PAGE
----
The Comfort Kit are medications that can be used to treat symptoms that some hospice patients can experience during their end-of-life journey. Your attending physician (your physician overseeing your hospice cares) will determine which medications will be (or might be) needed for your loved one’s comfort. It is important to have these medications delivered and ready to use, if needed. If your nurse/caregiver never uses any of these items – that’s great. But, if your loved one does experience a symptom of discomfort, it is convenient to have these medications already in the home and ready to use immediately.
Things to know about the Comfort Kit:
- These medications must be kept out of reach of children and pets.
- These medications will be counted and monitored during your Hospice Nurse visits.
- You should always talk with your nurse first before administering any of these medications.
- Comfort Kit contents vary depending on the patient and the hospice agency. Below is a guide only, and education on these medications should always come from your Hospice Nurse.
- Your nurse should explain each of the medications in the Comfort Kit, and how to administer each of these items. If you don’t remember or need more instruction, ask your nurse to explain it again.
- These medications are for your loved one only.
- If there is any concern about the possibility of diversion in your home, notify your Hospice Nurse or your Hospice Social Worker immediately.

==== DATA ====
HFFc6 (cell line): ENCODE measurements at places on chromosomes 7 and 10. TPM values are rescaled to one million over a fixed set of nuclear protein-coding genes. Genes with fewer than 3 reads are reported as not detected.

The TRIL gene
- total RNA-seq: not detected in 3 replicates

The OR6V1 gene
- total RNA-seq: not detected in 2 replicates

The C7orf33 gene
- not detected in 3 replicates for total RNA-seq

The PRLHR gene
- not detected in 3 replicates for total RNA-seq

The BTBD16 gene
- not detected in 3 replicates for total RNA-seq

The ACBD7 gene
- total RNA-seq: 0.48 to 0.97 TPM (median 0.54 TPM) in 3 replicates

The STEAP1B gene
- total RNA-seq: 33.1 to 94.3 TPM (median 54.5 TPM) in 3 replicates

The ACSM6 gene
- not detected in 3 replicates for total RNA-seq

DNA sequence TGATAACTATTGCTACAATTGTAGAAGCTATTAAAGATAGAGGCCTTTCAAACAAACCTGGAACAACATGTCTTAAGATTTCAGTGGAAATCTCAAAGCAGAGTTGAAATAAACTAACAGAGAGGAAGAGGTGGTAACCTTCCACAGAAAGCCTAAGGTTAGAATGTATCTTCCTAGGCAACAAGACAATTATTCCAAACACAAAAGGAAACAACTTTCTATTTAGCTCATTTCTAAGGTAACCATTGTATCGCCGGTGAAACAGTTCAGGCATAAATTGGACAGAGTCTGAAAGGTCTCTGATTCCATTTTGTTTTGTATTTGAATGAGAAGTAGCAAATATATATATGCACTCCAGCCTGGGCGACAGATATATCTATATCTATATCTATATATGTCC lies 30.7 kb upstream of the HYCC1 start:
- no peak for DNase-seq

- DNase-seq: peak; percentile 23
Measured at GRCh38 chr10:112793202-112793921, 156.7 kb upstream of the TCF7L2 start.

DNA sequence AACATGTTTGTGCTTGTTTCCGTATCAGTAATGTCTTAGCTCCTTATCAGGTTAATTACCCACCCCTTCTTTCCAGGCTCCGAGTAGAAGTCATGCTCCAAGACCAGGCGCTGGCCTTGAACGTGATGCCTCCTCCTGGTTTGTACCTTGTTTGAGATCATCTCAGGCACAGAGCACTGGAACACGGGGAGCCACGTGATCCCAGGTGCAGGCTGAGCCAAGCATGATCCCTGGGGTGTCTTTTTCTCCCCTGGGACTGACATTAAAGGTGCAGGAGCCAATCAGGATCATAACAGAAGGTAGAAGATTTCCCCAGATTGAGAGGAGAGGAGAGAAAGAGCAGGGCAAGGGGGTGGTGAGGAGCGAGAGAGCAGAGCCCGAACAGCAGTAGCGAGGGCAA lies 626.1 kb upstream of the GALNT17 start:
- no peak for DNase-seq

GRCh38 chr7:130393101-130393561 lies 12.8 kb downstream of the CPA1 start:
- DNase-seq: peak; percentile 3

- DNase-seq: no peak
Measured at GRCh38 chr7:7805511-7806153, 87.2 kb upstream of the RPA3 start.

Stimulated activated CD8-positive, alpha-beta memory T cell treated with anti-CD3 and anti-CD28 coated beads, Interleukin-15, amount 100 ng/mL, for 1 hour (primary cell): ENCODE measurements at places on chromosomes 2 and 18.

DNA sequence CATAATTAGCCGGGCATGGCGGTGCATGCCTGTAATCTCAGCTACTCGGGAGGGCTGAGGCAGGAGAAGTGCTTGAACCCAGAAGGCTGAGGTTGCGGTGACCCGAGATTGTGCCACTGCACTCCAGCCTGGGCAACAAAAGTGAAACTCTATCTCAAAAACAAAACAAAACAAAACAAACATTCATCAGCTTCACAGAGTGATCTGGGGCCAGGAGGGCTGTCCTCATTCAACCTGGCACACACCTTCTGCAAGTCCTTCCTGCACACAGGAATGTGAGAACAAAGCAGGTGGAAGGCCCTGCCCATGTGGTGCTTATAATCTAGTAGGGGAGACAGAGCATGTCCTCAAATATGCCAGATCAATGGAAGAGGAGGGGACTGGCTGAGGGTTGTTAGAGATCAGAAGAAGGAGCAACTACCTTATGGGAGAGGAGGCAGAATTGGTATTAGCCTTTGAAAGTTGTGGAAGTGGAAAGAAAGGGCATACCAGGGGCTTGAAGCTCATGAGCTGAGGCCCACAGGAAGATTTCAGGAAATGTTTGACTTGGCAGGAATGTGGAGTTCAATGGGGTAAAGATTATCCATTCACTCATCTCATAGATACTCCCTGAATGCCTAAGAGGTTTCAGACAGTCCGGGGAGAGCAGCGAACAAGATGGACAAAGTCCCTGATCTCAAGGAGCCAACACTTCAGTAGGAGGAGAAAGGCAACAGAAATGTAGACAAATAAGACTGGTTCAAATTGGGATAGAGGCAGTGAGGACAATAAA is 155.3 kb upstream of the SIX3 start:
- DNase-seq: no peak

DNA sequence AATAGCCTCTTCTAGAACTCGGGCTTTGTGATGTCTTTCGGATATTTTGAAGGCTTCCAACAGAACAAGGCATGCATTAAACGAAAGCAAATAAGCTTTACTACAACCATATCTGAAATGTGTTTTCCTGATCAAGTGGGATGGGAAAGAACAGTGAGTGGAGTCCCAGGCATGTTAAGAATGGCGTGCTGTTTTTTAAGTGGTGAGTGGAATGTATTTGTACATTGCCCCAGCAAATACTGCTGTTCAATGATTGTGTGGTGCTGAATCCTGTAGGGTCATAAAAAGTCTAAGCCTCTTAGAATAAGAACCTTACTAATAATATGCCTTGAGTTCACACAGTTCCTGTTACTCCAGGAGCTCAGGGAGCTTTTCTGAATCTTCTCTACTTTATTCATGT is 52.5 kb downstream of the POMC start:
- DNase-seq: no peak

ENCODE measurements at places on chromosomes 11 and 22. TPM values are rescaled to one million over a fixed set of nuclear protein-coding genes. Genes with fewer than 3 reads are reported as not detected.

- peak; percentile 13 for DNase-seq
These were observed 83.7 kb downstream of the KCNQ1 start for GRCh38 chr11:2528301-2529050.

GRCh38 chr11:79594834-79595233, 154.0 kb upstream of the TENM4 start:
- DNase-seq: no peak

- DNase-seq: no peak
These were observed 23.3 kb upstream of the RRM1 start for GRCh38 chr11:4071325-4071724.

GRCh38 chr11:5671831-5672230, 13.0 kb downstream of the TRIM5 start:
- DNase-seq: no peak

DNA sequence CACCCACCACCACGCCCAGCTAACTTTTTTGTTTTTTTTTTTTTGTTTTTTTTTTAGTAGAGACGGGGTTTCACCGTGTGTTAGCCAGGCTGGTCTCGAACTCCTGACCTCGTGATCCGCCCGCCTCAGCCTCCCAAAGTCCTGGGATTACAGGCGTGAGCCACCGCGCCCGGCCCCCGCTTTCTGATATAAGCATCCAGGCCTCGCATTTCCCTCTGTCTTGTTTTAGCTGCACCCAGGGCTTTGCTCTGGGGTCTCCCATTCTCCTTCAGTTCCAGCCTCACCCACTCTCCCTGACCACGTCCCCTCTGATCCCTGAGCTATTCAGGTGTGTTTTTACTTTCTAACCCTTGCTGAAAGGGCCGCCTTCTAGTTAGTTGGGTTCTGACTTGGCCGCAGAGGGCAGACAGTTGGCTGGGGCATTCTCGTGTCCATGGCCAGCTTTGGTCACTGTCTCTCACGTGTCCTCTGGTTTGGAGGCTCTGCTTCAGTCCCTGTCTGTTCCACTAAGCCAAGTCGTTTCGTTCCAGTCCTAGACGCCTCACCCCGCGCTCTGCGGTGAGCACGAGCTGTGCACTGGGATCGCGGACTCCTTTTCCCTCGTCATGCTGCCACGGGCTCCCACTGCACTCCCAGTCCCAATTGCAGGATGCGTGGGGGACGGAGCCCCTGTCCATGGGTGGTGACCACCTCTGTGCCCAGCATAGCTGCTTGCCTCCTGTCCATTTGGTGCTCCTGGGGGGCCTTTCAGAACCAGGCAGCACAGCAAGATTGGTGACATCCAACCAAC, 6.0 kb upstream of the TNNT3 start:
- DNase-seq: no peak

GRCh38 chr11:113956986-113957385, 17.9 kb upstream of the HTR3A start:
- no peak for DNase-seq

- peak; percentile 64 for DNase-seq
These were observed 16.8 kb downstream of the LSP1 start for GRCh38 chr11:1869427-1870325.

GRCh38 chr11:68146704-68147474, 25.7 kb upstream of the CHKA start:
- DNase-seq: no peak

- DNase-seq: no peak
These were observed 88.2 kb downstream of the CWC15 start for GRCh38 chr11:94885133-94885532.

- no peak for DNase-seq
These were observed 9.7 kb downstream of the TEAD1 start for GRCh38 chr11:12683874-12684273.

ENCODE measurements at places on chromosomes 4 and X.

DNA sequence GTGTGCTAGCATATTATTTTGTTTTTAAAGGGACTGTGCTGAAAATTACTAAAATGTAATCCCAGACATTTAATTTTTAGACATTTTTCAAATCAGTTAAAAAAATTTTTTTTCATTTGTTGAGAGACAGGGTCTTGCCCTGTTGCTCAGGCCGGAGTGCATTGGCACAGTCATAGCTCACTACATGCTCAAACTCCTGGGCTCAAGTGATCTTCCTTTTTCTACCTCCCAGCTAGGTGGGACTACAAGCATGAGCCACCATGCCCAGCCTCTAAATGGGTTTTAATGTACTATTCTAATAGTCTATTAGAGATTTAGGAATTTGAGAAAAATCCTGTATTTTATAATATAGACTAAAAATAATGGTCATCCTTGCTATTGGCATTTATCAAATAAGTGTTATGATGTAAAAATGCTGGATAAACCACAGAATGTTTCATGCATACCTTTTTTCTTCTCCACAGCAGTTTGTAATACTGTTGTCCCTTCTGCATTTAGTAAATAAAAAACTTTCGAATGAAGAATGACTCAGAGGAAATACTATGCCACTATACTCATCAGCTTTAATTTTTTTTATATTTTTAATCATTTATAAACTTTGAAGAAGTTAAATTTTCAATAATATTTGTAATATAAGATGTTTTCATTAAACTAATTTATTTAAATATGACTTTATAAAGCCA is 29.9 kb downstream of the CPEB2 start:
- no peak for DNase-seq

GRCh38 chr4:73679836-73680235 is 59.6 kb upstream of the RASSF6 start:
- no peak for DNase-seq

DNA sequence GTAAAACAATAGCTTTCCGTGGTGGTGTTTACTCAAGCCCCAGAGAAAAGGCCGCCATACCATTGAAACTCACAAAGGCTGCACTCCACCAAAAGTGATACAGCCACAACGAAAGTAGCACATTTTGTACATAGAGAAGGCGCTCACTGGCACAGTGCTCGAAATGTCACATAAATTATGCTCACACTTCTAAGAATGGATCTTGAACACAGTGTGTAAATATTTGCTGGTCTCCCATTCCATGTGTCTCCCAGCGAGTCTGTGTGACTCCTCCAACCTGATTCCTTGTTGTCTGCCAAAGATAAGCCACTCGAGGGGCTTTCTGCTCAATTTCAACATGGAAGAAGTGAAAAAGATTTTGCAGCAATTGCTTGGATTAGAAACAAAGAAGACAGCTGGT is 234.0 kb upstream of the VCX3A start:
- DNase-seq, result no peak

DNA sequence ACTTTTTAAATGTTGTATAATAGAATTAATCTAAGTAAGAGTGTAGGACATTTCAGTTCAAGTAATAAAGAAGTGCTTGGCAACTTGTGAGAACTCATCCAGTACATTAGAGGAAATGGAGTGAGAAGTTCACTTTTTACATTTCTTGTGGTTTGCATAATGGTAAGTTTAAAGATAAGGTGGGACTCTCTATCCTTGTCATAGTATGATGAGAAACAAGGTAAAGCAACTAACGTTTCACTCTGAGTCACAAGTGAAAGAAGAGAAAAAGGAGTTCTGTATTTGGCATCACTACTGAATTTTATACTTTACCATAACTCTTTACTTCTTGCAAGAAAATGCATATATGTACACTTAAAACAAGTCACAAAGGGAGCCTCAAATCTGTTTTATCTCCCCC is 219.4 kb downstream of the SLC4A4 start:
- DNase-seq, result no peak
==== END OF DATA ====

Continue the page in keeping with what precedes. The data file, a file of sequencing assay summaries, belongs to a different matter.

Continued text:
- Lock boxes are recommended for storage of Comfort Kits in private home settings.
- TIP: For my home patients, I like these medications kept in a bag/box above the fridge or near the fridge. This way, in case of an urgent off-hours need, the hospice team knows EXACTLY where to find these medications. I’ve seen families start to panic and then they can not remember where they put the Comfort Kit. Thus, the reason I like it on top of the fridge or near the top of the fridge (in a cabinet).
Signs & Symptoms that medications in the Comfort Kit can help with:
Acetaminophen, Morphine Sulfate
Shortness of Breath
Bisacodyl suppository, Senna-S tablets
Levsin/Hyoscyamine, Atropine drops, Scopolamine patch
Remember, every Comfort Kit is different. Comfort Kits contain different medications depending on the patient and their diagnosis/hospice agency/physician orders. ALWAYS consult with your hospice team before administration of any medications.